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Tim Roberts: Cotton Consultant of the Year

Tim Roberts: Cotton Consultant of the Year

Tim Roberts grew up in Southeast Arkansas where farming was prevalent and many of the local teenagers worked as cotton scouts or “bug checkers” as they were called at the time. In 1977, Arkansas cotton consultant Ken Gilbert hired Roberts and Roberts’ long-time friend, Billy Beegle, to work for him while they were in college. From 1980 to 1983, Gilbert sent the young men to West Tennessee where farmers were looking for consultants to help combat the boll weevil, which had begun to aggressively attack their cotton fields.

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In 1984, Roberts and Beegle moved back to Arkansas and went into partnership as TennArk Crop Service. As their acres increased in West Tennessee, they moved the business to Dyersburg in 1992, where they still operate today. They also consult in the Missouri Bootheel, primarily in Pemiscot and southern New Madrid counties.

Tim, left, operates TennArk Crop Service in partnership with long-time friend and consultant Billy Beegle. Their business is based in Dyersburg, Tenn., and mainly covers West Tennessee and the Missouri Bootheel.

In 1984, Roberts and Beegle moved back to Arkansas and went into partnership as TennArk Crop Service. As their acres increased in West Tennessee, they moved the business to Dyersburg in 1992, where they still operate today. They also consult in the Missouri Bootheel, primarily in Pemiscot and southern New Madrid counties.

“Billy and I grew up together in McGehee, Ark., and even went to the same church,” Roberts says. “Back in the early days, we worked out of one truck while we were building our business. Of course, we now work out of two trucks, report to one another after we finish scouting, and then report to the farmer whose fields we were checking. It’s pretty rare for two guys to get along in the type of business we have, but it works for us. We complement each other. Billy and I have been with many of our farmers for more than 30 years and now work for some of their sons. They all consider themselves ‘cotton farmers’ and want to continue growing cotton. Some years are more challenging than others, but the job is never boring. It’s intense, and we learn something new all the time.”

And that intensity is not lost on the cotton producers for whom Roberts consults. Patrick Turnage, who primarily farms in the Missouri Bootheel, says, “I was 13 years old when Tim began consulting for our family. He has single handedly instilled in me a passion for perfection — a ‘leave nothing to chance, do all we can’ attitude — and then leave the rest to Mother Nature. This is what it takes to be successful in today’s agricultural environment.”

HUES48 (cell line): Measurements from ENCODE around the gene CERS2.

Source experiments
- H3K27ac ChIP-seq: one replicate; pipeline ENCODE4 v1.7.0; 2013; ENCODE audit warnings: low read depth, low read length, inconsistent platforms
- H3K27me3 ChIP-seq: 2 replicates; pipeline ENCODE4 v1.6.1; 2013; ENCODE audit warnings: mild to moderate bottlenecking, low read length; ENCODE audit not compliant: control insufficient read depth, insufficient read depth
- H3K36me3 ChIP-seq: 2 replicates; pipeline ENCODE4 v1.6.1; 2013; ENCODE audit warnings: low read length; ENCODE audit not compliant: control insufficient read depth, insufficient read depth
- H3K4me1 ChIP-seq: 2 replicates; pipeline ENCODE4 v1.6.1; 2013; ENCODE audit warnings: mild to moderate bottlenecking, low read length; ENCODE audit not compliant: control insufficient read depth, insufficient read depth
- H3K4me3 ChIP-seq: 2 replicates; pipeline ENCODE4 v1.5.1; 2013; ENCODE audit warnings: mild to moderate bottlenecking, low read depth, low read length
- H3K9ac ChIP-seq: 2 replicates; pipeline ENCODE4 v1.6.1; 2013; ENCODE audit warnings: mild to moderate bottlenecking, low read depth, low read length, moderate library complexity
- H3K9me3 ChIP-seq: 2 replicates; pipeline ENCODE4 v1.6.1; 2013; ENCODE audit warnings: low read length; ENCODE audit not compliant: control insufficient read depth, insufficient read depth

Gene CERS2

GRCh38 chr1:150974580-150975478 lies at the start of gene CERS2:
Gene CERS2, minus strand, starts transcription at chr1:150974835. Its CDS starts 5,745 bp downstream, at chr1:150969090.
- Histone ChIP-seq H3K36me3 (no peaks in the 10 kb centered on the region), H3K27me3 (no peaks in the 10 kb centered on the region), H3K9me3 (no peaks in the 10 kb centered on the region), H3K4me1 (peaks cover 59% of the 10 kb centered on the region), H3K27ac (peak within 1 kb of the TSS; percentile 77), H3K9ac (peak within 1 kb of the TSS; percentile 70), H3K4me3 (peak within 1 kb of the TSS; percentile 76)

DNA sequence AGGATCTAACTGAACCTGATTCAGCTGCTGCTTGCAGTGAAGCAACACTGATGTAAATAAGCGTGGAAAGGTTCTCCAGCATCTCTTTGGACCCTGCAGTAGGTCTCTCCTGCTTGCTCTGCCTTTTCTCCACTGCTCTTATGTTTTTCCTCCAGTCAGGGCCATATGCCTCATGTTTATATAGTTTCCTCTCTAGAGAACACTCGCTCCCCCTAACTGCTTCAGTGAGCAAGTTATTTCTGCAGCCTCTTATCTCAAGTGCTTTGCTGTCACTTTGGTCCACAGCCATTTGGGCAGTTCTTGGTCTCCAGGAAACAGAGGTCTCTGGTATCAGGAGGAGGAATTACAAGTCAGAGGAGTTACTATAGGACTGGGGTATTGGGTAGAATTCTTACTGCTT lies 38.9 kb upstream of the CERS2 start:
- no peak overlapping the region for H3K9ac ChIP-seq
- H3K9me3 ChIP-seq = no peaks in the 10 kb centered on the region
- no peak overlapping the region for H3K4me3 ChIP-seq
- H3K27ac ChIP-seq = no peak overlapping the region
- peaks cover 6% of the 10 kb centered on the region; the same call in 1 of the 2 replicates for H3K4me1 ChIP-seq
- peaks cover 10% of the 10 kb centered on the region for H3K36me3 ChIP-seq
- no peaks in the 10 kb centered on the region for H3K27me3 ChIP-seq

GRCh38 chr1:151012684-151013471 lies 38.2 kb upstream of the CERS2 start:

Jimmy Moody, left, president and farm manager of Moody Properties Inc. and managing partner of Cold Creek Farms in West Tennessee, is one of Roberts’ long-time farmer clients.

Jimmy Moody, president and farm manager of Moody Properties Inc. and managing partner of Cold Creek Farms in West Tennessee, says, “Tim is a very detailed person, takes ownership of the crop and never gives up. We had a dryland farm this past year that experienced a lot of stress. It was probably the most challenging farm he had dealt with in his career. At one point we were both discouraged, but Tim nursed it though the season. At harvest, that farm made over 1,200 pounds per acre and were the best grades we had.”

Long-time client and friend Gary Hayes, who farms with his brother in Pemiscot County, Mo., and manages Caruthersville Gin, describes Roberts as a man who takes pride in his work and acts as a motivator, too. “Tim always shows interest, wants his farmers to do well and checks back in a timely manner after making a recommendation. I get my scouting report on Monday and on Tuesday afternoon he calls to make sure I have followed through with what needs to be done. As farmers, we are all lucky to have him scouting for us. Tim and Billy together do a great job.”

Tim and Tracie Roberts

Two Essential Ingredients

Tim Roberts is all about teamwork and communication. He and his partner, Billy Beegle, tag team their farmers’ fields and report to each other throughout the day. They employ three young full-time consultants — Kyle Jackson, Logan Parker and Zach Hardin — to round out the roster.

Roberts also appreciates the informal fraternity that exists among professionals in his industry.

“We all know how tough it can be,” he says. “We’ve all stood out in the field, seen something going on and thought, ‘What in the world am I going to do?’ One of my first reactions is to pick up the phone and call my consultant buddies to get their take on it. Consultants are great when it comes to sharing information, their own experiences and what they think you ought to do. And many times it’s just the moral support that helps. In our business, we constantly communicate with our farmers and with each other.”

Other important “team members” with whom Roberts regularly consults include university personnel, industry representatives and distributors. “We get together at meetings during the winter, participate in plot work and know that during the season, they are just a phone call away. Our relationship with all of these people is very beneficial.”

Upon learning he was selected as the 2016 Cotton Consultant of the Year, Roberts says he was humbled and honored.

“I had pulled down into a 150-acre field called Grandma’s Home Place when I got the call,” he says. “I began to reminisce about all the fields I have checked, the farmers I’ve scouted for, everything Billy and I have been through in growing our business and the amazing varieties and crop protection chemicals we have today. We are all very fortunate.”